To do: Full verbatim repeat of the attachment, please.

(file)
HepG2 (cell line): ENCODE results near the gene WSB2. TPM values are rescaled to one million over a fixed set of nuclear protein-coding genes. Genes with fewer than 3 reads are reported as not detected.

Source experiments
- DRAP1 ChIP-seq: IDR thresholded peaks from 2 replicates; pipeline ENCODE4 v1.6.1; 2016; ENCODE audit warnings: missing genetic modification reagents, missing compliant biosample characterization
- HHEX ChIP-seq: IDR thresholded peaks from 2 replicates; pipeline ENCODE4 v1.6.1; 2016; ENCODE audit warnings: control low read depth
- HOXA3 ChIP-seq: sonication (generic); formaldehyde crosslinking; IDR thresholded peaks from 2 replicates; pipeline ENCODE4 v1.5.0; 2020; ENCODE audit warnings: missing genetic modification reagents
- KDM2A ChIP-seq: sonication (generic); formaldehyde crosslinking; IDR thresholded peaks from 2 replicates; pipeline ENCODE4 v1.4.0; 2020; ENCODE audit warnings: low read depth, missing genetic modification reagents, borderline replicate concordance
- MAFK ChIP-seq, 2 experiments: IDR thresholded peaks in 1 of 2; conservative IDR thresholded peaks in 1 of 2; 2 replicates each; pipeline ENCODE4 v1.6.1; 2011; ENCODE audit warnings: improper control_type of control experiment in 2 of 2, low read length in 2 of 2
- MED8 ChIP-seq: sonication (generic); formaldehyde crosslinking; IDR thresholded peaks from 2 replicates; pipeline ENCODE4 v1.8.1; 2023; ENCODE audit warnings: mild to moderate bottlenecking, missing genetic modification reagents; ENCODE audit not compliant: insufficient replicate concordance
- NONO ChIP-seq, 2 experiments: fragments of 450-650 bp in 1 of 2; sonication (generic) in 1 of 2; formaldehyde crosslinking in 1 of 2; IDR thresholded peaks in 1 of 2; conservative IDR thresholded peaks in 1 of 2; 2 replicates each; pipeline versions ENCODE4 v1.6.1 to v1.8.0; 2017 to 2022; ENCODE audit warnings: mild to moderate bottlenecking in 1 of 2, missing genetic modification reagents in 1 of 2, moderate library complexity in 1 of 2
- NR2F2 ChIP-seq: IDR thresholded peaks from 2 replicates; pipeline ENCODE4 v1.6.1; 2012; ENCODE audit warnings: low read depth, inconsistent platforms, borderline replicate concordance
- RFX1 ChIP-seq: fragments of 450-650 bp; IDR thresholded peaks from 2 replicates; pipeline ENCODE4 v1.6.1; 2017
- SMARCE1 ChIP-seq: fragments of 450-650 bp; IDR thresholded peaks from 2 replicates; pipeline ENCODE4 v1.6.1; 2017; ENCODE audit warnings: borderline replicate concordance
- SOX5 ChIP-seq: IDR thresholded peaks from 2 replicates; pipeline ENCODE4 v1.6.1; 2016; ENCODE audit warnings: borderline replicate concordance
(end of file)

HepG2 (cell line): ENCODE results near the gene WSB2. TPM values are rescaled to one million over a fixed set of nuclear protein-coding genes. Genes with fewer than 3 reads are reported as not detected.

Source experiments
- DRAP1 ChIP-seq: IDR thresholded peaks from 2 replicates; pipeline ENCODE4 v1.6.1; 2016; ENCODE audit warnings: missing genetic modification reagents, missing compliant biosample characterization
- HHEX ChIP-seq: IDR thresholded peaks from 2 replicates; pipeline ENCODE4 v1.6.1; 2016; ENCODE audit warnings: control low read depth
- HOXA3 ChIP-seq: sonication (generic); formaldehyde crosslinking; IDR thresholded peaks from 2 replicates; pipeline ENCODE4 v1.5.0; 2020; ENCODE audit warnings: missing genetic modification reagents
- KDM2A ChIP-seq: sonication (generic); formaldehyde crosslinking; IDR thresholded peaks from 2 replicates; pipeline ENCODE4 v1.4.0; 2020; ENCODE audit warnings: low read depth, missing genetic modification reagents, borderline replicate concordance
- MAFK ChIP-seq, 2 experiments: IDR thresholded peaks in 1 of 2; conservative IDR thresholded peaks in 1 of 2; 2 replicates each; pipeline ENCODE4 v1.6.1; 2011; ENCODE audit warnings: improper control_type of control experiment in 2 of 2, low read length in 2 of 2
- MED8 ChIP-seq: sonication (generic); formaldehyde crosslinking; IDR thresholded peaks from 2 replicates; pipeline ENCODE4 v1.8.1; 2023; ENCODE audit warnings: mild to moderate bottlenecking, missing genetic modification reagents; ENCODE audit not compliant: insufficient replicate concordance
- NONO ChIP-seq, 2 experiments: fragments of 450-650 bp in 1 of 2; sonication (generic) in 1 of 2; formaldehyde crosslinking in 1 of 2; IDR thresholded peaks in 1 of 2; conservative IDR thresholded peaks in 1 of 2; 2 replicates each; pipeline versions ENCODE4 v1.6.1 to v1.8.0; 2017 to 2022; ENCODE audit warnings: mild to moderate bottlenecking in 1 of 2, missing genetic modification reagents in 1 of 2, moderate library complexity in 1 of 2
- NR2F2 ChIP-seq: IDR thresholded peaks from 2 replicates; pipeline ENCODE4 v1.6.1; 2012; ENCODE audit warnings: low read depth, inconsistent platforms, borderline replicate concordance
- RFX1 ChIP-seq: fragments of 450-650 bp; IDR thresholded peaks from 2 replicates; pipeline ENCODE4 v1.6.1; 2017
- SMARCE1 ChIP-seq: fragments of 450-650 bp; IDR thresholded peaks from 2 replicates; pipeline ENCODE4 v1.6.1; 2017; ENCODE audit warnings: borderline replicate concordance
- SOX5 ChIP-seq: IDR thresholded peaks from 2 replicates; pipeline ENCODE4 v1.6.1; 2016; ENCODE audit warnings: borderline replicate concordance